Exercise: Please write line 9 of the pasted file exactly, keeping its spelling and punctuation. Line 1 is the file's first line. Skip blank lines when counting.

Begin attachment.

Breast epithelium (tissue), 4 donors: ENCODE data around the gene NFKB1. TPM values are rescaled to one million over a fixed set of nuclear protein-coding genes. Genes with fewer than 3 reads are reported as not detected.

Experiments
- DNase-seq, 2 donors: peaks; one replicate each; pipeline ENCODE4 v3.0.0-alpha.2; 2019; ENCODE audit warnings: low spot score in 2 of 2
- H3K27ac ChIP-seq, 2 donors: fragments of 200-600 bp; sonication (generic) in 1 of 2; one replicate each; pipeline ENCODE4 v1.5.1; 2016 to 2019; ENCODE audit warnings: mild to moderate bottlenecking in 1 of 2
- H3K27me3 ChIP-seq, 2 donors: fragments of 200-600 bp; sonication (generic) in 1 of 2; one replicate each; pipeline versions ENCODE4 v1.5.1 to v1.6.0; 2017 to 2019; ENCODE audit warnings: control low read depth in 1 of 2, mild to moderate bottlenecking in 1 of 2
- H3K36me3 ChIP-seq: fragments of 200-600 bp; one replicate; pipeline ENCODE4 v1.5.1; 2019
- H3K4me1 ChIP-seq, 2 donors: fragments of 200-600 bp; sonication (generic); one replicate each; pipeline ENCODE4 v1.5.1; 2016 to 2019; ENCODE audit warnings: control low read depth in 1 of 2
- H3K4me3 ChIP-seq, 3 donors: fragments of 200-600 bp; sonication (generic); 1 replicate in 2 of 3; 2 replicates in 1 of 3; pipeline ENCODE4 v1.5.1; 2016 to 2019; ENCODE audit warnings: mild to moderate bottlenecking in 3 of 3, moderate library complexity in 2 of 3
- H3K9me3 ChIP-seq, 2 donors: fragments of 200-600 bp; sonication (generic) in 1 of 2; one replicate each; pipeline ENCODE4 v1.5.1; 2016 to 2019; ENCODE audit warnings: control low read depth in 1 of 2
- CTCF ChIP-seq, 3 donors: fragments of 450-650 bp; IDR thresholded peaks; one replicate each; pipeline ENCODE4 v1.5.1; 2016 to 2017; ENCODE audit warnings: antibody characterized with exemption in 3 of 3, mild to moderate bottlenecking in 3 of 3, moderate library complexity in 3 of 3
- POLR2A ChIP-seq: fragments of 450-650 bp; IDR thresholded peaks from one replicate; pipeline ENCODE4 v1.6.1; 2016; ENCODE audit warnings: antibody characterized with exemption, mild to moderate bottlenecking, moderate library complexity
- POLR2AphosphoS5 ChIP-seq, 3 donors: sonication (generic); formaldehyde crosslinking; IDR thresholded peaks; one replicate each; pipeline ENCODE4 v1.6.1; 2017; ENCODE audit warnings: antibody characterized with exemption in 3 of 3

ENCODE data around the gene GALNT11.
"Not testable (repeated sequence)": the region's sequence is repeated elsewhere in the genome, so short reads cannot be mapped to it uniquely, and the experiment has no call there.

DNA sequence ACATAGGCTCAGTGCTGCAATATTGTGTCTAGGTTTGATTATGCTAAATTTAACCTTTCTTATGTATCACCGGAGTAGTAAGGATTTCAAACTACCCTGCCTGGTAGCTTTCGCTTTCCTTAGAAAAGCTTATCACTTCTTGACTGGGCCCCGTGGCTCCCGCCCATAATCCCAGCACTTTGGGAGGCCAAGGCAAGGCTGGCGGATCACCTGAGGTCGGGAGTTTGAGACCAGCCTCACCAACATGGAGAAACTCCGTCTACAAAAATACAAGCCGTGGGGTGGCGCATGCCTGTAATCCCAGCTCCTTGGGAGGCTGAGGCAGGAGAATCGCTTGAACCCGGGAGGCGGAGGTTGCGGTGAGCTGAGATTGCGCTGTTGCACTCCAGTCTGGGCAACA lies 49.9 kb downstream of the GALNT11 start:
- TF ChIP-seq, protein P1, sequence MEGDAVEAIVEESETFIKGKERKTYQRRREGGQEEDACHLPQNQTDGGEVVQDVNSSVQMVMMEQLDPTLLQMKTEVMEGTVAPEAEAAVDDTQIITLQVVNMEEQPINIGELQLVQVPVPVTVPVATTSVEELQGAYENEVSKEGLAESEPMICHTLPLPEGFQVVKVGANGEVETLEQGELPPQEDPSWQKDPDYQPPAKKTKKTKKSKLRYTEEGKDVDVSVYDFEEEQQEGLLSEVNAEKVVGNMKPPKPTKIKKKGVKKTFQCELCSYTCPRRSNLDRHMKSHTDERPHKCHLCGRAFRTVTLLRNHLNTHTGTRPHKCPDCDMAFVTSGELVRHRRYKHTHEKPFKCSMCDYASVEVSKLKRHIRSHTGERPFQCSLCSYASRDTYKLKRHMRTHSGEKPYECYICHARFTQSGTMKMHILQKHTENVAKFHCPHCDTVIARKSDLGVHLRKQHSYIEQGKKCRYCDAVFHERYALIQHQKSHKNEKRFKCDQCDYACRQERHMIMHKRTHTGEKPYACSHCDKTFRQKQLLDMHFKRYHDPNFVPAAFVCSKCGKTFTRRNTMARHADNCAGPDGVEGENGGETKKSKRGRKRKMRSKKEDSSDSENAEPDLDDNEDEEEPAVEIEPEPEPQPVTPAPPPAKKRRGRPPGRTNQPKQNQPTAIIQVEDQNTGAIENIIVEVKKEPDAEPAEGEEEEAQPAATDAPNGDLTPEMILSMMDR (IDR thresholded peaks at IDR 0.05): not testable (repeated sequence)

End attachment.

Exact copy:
- H3K9me3 ChIP-seq, 2 donors: fragments of 200-600 bp; sonication (generic) in 1 of 2; one replicate each; pipeline ENCODE4 v1.5.1; 2016 to 2019; ENCODE audit warnings: control low read depth in 1 of 2